Document Type : Research Paper
School of Languages, Cultures, and Linguistics, Monash University, Melbourne, Australia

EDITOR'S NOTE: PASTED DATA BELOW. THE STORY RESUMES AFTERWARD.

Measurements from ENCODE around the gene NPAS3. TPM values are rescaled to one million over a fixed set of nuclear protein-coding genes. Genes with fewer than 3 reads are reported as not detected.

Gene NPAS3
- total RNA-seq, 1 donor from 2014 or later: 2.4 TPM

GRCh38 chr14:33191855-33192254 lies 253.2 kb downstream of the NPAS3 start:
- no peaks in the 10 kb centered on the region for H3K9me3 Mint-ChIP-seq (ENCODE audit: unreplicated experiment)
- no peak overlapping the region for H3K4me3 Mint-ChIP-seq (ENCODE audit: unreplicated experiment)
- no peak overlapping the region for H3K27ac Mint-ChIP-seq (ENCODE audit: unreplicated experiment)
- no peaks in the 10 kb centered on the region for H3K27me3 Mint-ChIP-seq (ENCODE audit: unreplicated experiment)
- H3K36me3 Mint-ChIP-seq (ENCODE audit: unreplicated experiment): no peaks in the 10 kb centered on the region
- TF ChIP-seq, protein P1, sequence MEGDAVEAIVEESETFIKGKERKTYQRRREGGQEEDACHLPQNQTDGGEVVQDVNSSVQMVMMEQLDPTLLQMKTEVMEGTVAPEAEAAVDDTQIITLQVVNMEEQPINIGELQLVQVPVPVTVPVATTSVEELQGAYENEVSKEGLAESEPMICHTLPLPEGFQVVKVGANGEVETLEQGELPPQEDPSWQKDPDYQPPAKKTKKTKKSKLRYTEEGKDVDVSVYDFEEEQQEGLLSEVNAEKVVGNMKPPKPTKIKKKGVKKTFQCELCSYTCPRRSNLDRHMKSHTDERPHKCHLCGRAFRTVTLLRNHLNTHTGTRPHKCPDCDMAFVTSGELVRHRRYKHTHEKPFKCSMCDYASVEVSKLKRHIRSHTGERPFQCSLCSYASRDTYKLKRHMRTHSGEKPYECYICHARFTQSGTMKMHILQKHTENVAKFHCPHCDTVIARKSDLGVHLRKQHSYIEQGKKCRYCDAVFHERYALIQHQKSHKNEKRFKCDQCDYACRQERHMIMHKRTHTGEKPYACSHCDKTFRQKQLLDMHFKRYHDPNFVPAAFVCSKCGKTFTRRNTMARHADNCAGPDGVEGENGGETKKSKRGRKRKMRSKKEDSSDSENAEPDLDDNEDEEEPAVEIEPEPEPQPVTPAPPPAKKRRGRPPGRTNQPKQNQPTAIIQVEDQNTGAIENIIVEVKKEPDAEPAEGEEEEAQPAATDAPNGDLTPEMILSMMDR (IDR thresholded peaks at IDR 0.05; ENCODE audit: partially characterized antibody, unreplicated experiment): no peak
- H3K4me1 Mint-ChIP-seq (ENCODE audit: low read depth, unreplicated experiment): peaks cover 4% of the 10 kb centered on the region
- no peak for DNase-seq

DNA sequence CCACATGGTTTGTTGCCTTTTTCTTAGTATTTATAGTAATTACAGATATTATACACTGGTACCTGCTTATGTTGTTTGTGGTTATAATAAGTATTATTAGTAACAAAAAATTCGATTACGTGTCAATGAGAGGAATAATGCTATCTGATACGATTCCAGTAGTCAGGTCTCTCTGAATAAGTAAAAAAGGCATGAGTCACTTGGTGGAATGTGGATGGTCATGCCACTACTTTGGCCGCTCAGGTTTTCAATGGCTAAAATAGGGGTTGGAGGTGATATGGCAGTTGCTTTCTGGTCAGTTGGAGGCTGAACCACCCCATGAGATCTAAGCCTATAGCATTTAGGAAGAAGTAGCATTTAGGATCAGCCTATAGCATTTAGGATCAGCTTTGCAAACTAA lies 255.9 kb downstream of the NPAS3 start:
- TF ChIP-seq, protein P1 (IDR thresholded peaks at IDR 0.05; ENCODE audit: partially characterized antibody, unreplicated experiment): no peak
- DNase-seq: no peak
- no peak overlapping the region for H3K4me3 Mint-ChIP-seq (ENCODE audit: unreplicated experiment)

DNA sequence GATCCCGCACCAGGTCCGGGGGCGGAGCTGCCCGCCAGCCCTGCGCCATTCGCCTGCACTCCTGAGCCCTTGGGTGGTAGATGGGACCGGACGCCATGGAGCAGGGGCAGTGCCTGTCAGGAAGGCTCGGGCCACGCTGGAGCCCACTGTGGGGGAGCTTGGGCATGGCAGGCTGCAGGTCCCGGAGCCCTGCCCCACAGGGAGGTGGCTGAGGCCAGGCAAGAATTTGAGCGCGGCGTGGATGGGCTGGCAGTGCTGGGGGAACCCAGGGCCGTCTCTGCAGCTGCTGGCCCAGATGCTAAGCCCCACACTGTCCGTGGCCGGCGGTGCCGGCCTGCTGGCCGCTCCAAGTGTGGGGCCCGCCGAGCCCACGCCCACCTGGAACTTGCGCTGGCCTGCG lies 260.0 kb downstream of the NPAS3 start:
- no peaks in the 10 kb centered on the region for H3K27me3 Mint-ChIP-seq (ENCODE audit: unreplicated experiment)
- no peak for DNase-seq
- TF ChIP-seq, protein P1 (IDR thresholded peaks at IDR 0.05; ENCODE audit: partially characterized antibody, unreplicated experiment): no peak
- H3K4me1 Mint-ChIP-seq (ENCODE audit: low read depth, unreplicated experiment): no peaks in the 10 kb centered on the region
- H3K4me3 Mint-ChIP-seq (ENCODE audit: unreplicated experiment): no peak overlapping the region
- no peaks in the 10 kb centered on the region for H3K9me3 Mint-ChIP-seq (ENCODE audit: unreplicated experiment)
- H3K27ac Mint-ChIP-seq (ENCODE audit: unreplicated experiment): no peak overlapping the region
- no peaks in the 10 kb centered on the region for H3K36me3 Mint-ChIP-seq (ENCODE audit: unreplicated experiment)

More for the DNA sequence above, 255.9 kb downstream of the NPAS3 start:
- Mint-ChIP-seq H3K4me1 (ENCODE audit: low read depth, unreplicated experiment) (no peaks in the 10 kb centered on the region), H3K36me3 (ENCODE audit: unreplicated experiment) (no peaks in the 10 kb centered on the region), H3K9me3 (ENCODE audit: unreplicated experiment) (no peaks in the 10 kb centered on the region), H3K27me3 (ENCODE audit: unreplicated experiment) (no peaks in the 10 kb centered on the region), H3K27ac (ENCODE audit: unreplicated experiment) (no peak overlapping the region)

Translating body-part terms from one language to another presents a significant challenge due to the fact that such terms are usually associated with cultural conceptualisations, such as those of emotions and mental activities, which in many cases vary across languages. A literal translation of a body-part term from SL to TL, therefore, may alter the conceptual basis of the term, which may have significant semantic or pragmatic implications. This paper focuses on the case of cheshm ‘eye’ in Persian, a body-part term that is predominantly associated with emotions, including love, envy, and greed, as well as character traits such as naivety or wilfulness. The analysis of some Persian expressions that are associated with the body-part term ‘eye’ reveal significant differences with the connotation of ‘eye’ in English. For example, the conceptualisation of understanding is seeing, is not a dominant conceptualisation in everyday use of language by Persian speakers. There are, however, some words which do refer to the process of visual perception and which are mainly used in association with thinking. These expressions seem to be reminiscent of a historical cultural conceptualisation that can be traced back to the Pahlavi language, the major form of Middle Persian. The observations made in this paper call for a cultural-conceptual level of analysis, as a step in the general process of translating from one language to another.